Have you ever gone to the Kentucky Derby or watched it on TV? How about the Preakness or the Belmont Stakes? Those are the three races that comprise the Triple Crown of horse racing. Winning a Triple Crown is considered the pinnacle and is a very rare event. In fact, the last one was won by Affirmed in 1978.If you've watched any of the programming leading up to the races, they try to provide biographies of the most interesting horses and the people who raise them.Getting or breeding the very best horses is, of course, the first step. They graze in the very best pastures; Kentucky bluegrass is considered especially beneficial for horses. They are fed the best oats and hay. They're trained by the best trainers, treated by the best veterinarians and ridden by the best jockeys.Despite all this, victory is not assured. All this gets them is a chance to win.What becomes apparent quickly is that none of the horses is ever mistreated. It just wouldn't make sense. They are treated like royalty and expected to perform. Mistreating such an investment practically guarantees you'll never get to the winner's circle.So how do you treat your employees?Whether or not it's true, we all claim to hire the best people, so I'll give you that one. But once they start working for you, are they treated like champions that are expected to perform? Are they provided with the best training and the best tools? How about proper guidance and feedback?When a horse goes into the starting gate, he knows what he's supposed to do. How many people go to work in the morning wondering what they're supposed to do? Do they even know what real success is and how to achieve it? Despite privacy concerns, is it really a good idea to keep that sort of thing a secret?A matter of effectivenessOne of my clients was recently acquired by a conglomerate. One of the first so-called "perks" to disappear was business class for international travel. These people travel frequently.Let's say you're going to the Czech Republic, Thailand or Buenos Aires, and you're forced to fly economy coach at the cheapest rate. Just how prepared do you think you might be to enter the starting gate as a champion when you get off that airplane? It's not the free drinks or better food. It's the leg room and seats, which recline enough so you can actually sleep, that make the difference.I know business class is more expensive, sometimes exorbitantly so, and I hate to give the airlines a nickel more than I have to. But to keep things in perspective, we usually send people on trips to do something that's going to make money for us. How well they perform often has a strong influence on the outcome and on how much we make. Just how effective do you think a sleep-deprived, jet-lagged, disoriented employee is going to be dealing with people in another culture who have a very definite home-turf advantage?While you're at it, a decent hotel is not an option. Having them stay in the foreign equivalent of a Motel 6 doesn't work. Unless they're fluent in the local language, they need access to staff that speaks English, basic business services (Wi-Fi, printers, etc.) and at least some food that is not too unfamiliar. (I once had a full team of engineers sick for a day because of a local delicacy they hadn't been able to resist.)If you can't afford to give your road warriors a chance to win when they get there, why send them in the first place? That's a bigger waste of money than the so-called perks.Business travel isn't a perk. Newly hired grads may think so for their first few trips, but they learn quickly. We often have to pay substantially more for jobs that require frequent travel.As long as they're putting up with the grind, give them a chance to win for you.And if you read this in time to see this year's Derby (May 5), while you're sipping that Mint Julep, take note of some of those winning strategies. They work on people too.Ronald J. Bourque, a consultant and speaker from Windham, has had engagements throughout the United States, Europe and Asia. He can be reached at 603-898-1871 or RonBourque@myfairpoint.net.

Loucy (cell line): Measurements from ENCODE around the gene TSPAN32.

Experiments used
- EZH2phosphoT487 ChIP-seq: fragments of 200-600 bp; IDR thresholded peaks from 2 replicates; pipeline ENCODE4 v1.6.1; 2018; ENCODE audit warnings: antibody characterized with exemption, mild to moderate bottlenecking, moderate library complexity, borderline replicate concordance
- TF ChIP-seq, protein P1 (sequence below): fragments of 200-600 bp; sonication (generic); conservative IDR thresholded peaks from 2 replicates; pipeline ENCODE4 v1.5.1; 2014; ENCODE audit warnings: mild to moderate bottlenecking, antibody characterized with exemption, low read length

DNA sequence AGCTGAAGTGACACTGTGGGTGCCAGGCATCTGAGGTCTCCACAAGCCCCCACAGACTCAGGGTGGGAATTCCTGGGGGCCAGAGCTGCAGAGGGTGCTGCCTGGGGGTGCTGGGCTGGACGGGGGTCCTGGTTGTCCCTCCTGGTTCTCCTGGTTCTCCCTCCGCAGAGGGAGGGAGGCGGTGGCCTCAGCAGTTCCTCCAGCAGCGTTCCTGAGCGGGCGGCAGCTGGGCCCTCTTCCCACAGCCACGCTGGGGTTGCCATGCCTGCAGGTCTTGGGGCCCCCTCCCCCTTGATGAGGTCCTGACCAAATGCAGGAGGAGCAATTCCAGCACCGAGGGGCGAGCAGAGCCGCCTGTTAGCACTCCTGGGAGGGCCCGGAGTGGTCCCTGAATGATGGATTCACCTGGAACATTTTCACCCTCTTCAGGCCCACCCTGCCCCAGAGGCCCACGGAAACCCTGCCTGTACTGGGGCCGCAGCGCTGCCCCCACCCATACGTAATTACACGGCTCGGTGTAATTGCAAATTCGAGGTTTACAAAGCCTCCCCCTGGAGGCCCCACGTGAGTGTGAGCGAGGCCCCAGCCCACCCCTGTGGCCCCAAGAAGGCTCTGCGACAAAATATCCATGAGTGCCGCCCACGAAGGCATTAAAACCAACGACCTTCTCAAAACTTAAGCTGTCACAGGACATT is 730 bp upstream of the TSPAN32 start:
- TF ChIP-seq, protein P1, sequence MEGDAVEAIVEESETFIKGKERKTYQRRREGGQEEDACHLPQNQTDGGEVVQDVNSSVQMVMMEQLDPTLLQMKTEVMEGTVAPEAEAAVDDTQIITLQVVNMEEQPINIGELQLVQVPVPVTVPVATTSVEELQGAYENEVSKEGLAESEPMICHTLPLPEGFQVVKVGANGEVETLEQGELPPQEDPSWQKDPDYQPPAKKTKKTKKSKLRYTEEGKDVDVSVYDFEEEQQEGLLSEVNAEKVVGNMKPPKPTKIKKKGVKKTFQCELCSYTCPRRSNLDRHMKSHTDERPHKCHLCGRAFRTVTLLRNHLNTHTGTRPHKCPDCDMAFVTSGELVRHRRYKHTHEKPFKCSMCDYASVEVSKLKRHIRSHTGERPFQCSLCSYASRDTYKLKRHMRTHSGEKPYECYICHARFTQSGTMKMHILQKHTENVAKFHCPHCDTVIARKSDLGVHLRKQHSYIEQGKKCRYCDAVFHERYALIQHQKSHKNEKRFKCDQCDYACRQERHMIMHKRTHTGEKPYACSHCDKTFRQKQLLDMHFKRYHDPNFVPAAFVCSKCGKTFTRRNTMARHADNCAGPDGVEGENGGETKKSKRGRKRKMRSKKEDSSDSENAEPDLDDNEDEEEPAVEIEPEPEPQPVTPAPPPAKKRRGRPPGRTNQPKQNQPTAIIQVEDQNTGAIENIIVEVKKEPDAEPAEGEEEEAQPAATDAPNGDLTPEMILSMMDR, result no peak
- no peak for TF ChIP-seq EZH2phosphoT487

This article appears in the May 4 2012 issue of New Hampshire Business Review